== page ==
PALM HARBOR — As Congress takes up legislation to help veterans exposed to toxic burn pits overseas, military leaders acknowledged Wednesday that one pit still operates in Syria — as well as smaller pits throughout the Middle East where the waste that's burned isn't toxic.
"Burn pit toxin exposure is the Agent Orange of this generation," said U.S. Rep. Gus Bilirakis, speaking at a news conference Wednesday announcing bipartisan legislation he's co-sponsoring. Bilirakis compared burn pit exposure to health problems from the defoliant used in the Vietnam War, which the United States took decades to address.
Thousands of veterans or more are suffering illnesses related to burn-pit exposure in Afghanistan and Iraq, according to a June 2015 study by the Department of Veterans Affairs.
In 2010 there were 251 active burns pits in Afghanistan and 22 in Iraq, according to the Government Accountability Office.
Smoke wafted from open-air pits burning everything from human waste to plastics to ammunition to tires, all ignited by jet fuel.
Since then, those pits have been largely replaced by incinerators, which burn hotter and thus cleaner, or by pits that do not burn hazardous materials.
Bilirakis said he planned to ask for a count of active burn pits from U.S. Central Command in Tampa, which is responsible for military activity in the region including the Middle East.
Later Wednesday, in response to a Tampa Bay Times request, CentCom said there is one — an active burn pit in Syria that has been reported to Congress as required. This and smaller pits burning waste that's not toxic are operating in accordance with a 2009 CentCom regulation, said Army Lt. Col. Earl Brown, a CentCom spokesman.
As he spoke Wednesday, Bilirakis was flanked by local veterans who say they are suffering breathing problems and fatigue from exposure to burn pits — including one who said waste still is being burned at other pits in the Middle East.
Navy veteran Lauren Price of New Port Richey said Veteran Warriors, a non-profit she runs, received images from an active-duty service member showing black smoke rising from what she said was a burn pit at a base in Taji, Iraq, one of the oldest U.S. -run installations in Iraq.
During a recent congressional roundtable discussion on the issue, Price presented six pictures taken there between January and June. In addition, she said her group has been told of a burn pit in Afghanistan.
Both, she said, are operated on behalf of CentCom by New York-based SOS International.
Officials from the company dispute that, saying they operate no burn pits in Iraq and have no related contracts in Afghanistan.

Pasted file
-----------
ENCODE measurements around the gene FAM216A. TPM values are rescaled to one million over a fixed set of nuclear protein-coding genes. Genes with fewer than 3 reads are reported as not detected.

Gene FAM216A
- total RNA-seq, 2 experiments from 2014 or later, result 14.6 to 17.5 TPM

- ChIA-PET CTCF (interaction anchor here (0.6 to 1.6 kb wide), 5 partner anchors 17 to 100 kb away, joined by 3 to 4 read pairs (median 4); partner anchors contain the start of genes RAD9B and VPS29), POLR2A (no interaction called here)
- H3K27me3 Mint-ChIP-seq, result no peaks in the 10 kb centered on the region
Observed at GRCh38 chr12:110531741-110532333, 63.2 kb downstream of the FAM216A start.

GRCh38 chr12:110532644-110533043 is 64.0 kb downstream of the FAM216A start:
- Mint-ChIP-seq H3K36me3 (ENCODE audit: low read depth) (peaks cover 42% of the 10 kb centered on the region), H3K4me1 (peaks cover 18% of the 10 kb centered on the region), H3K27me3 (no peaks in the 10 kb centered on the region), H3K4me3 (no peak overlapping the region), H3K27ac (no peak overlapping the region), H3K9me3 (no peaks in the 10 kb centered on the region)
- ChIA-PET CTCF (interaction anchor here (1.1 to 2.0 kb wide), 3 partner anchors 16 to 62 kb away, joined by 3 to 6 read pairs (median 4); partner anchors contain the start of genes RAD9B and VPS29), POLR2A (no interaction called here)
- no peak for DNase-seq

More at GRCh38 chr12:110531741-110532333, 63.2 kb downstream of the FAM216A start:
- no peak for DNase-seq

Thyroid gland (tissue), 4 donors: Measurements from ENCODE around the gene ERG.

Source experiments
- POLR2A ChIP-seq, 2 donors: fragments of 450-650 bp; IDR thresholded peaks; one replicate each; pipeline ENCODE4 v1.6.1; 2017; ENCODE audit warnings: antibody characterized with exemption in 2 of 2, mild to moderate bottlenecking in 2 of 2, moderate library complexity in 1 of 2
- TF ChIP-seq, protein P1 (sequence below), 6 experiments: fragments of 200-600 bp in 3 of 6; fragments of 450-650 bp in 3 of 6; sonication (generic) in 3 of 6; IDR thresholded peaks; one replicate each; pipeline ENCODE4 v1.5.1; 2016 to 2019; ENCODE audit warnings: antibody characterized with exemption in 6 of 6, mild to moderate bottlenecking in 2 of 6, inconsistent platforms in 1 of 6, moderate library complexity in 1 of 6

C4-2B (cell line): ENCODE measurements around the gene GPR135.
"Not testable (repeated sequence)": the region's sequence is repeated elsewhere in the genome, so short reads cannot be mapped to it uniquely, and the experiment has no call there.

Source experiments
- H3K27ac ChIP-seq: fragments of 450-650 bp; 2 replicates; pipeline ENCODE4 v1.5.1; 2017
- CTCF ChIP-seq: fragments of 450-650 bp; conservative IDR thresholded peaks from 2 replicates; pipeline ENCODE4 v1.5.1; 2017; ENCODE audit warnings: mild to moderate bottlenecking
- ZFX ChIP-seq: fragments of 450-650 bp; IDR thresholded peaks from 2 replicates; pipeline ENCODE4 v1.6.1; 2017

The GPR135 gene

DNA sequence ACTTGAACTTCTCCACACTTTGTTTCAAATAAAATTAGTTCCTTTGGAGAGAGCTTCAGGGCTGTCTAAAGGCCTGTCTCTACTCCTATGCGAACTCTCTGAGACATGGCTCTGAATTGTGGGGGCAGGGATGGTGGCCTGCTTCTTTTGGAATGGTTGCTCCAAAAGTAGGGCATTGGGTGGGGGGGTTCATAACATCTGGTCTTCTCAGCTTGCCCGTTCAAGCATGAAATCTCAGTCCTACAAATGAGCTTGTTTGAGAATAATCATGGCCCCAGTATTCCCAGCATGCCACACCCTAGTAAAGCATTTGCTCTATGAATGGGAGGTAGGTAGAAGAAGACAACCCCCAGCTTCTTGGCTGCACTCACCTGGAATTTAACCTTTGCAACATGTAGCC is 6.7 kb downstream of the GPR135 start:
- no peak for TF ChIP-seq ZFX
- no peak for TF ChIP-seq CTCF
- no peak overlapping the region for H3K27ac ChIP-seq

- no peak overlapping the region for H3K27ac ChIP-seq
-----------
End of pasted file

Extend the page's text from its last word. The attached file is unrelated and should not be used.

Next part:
One photo Price obtained was actually a fire that broke out June 3 at the Taji base debris and scrap area, controlled by the Iraqi army, SOS International spokeswoman Jane Helmick said in an email to the Times. Helmick said the other pictures were in areas not managed by the company.
CentCom spokesman Brown said he could not comment on the pictures but did say the Iraqi military maintains the landfill in Taji and that it is operated by a contractor. The Iraqi military occasionally burns waste, Brown said.
Bilirakis, the Palm Harbor Republican, said at the news conference Wednesday that his burn-pit legislation would create an independent commission of experts, half of them veterans, to review research on diseases caused by exposure to toxins from burn pits.
The commission would make recommendations to Congress and the Department of Veterans Affairs on which diseases in veterans who were exposed to burn pits should trigger an automatic presumption that they arise from the exposure.
Once recommendations are made, the VA would have 60 days to declare the presumption and make qualifying veterans eligible for benefits and compensation. Bilirakis expects wide support for the bipartisan measure. The cost of the proposal has yet to be studied, but it may pose a problem.
Paul Lawrence, VA undersecretary for benefits, expressed concern Wednesday about providing benefits for yet another presumptive illness. Benefits for Navy veterans who served on ships and were exposed to Agent Orange, by comparison, could cost the VA as much as $500 million over the next decade, according to the independent military newspaper Stars and Stripes.
Contact Howard Altman at firstname.lastname@example.org or (813) 225-3112. Follow @haltman